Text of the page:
A Japanese appeals court on Tuesday ruled that a pair of nuclear reactors halted by a lower court order can be restarted, in a victory for Prime Minister Shinzo Abe's energy policy.
Japan shut down all of its reactors after the Fukushima nuclear crisis in 2011, relying on imported fossil fuels to power its economy. Due to public opposition, only a handful have since been restarted.
But Abe has repeatedly said that resource-poor Japan, the world’s third-largest economy, needs nuclear power and has pushed to get reactors back into operation despite public anxiety.
In Tuesday's decision the Osaka High Court in western Japan struck down an injunction by a lower court that had forced the two reactors to be shut down over safety concerns.
At issue were the No. 3 and No. 4 reactors at the Takahama nuclear plant in Fukui prefecture, some 350 kilometres (215 miles) west of Tokyo.
The district court in Otsu city near Fukui ordered Kansai Electric Power (KEPCO) in March last year to suspend their operations, spurring the utility to appeal.
KEPCO hailed the decision to cancel the injunction, saying the lower court's move "lacked rationality."
"Our company, while regarding safety as our priority, will seek to gain the understanding of Fukui prefecture as well as residents of host communities as we move toward restarting" the reactors, it said in a statement.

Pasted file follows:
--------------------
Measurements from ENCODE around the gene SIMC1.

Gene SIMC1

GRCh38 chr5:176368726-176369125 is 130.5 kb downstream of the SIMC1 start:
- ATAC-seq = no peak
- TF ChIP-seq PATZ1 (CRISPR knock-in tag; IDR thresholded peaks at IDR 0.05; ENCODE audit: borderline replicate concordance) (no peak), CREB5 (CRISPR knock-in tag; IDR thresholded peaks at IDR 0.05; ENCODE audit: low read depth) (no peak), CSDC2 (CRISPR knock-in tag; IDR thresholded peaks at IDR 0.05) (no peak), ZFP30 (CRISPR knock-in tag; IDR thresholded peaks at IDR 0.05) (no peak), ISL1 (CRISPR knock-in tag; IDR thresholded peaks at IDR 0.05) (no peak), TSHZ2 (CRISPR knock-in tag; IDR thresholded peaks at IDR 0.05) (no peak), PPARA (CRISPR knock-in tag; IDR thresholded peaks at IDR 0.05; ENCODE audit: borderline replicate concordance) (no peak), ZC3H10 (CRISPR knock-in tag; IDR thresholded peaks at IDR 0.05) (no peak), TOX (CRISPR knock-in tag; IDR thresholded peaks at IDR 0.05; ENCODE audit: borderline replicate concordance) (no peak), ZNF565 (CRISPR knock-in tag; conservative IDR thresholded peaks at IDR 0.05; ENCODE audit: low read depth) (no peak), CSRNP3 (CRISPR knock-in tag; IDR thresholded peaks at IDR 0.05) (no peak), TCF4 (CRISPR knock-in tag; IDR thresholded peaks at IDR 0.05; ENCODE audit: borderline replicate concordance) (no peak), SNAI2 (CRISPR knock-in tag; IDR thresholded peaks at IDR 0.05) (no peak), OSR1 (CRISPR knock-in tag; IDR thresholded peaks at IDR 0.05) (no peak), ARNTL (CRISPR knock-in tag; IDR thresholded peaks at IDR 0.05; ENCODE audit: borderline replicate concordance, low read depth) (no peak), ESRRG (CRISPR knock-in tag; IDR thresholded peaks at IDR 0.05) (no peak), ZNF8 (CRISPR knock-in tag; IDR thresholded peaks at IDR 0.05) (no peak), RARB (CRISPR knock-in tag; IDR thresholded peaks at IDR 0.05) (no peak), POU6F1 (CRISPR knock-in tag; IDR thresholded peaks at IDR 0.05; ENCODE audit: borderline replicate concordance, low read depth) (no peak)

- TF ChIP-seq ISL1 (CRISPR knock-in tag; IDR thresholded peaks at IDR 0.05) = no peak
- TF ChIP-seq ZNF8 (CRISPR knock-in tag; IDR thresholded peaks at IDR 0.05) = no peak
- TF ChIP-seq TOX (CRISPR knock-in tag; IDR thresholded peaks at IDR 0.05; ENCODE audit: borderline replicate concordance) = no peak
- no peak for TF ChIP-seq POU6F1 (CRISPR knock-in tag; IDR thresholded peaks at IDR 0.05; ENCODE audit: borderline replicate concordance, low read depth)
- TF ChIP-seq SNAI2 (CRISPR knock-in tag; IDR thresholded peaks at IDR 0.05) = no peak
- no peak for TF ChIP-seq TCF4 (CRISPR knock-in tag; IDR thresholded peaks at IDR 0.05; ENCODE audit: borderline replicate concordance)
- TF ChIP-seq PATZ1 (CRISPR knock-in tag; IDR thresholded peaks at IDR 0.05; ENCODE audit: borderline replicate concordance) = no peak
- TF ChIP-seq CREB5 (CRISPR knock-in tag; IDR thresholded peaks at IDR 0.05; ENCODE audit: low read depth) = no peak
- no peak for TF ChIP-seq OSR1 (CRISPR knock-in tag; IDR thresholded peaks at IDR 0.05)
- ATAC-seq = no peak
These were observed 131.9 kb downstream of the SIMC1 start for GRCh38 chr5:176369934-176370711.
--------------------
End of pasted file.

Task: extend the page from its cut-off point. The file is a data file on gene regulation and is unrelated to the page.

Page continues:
The government of Fukui prefecture, where the nuclear power industry is a major employer, approved the reactors' restart before the injunction, which was initiated by concerned residents of neighbouring Shiga prefecture.
But a crane accident at the Takahama plant in January prompted the prefecture to ask KEPCO for a safety review.
Yoshihide Suga, the government's top spokesman, refrained from commenting directly on the court decision, but said the government stands by its policy of promoting nuclear energy so long as reactors meet the nation's safety standards.
It was not immediately clear if the plaintiffs would appeal the ruling, but outside the courthouse they said judges failed to take into consideration the wishes of those living near the reactors.
"Unjust ruling that ignores national, regional public opinion," read a banner they unfurled after the decision.
"Judicial negligence that ignores wishes of residents," read another.
Anti-nuclear campaigners also denounced the ruling.
"While the overturning of the injunction was not wholly unexpected in the notoriously nuclear-friendly Japanese legal system, it clears the way for KEPCO to restart reactors that have serious unresolved safety issues," Kendra Ulrich of Greenpeace Japan said in a statement.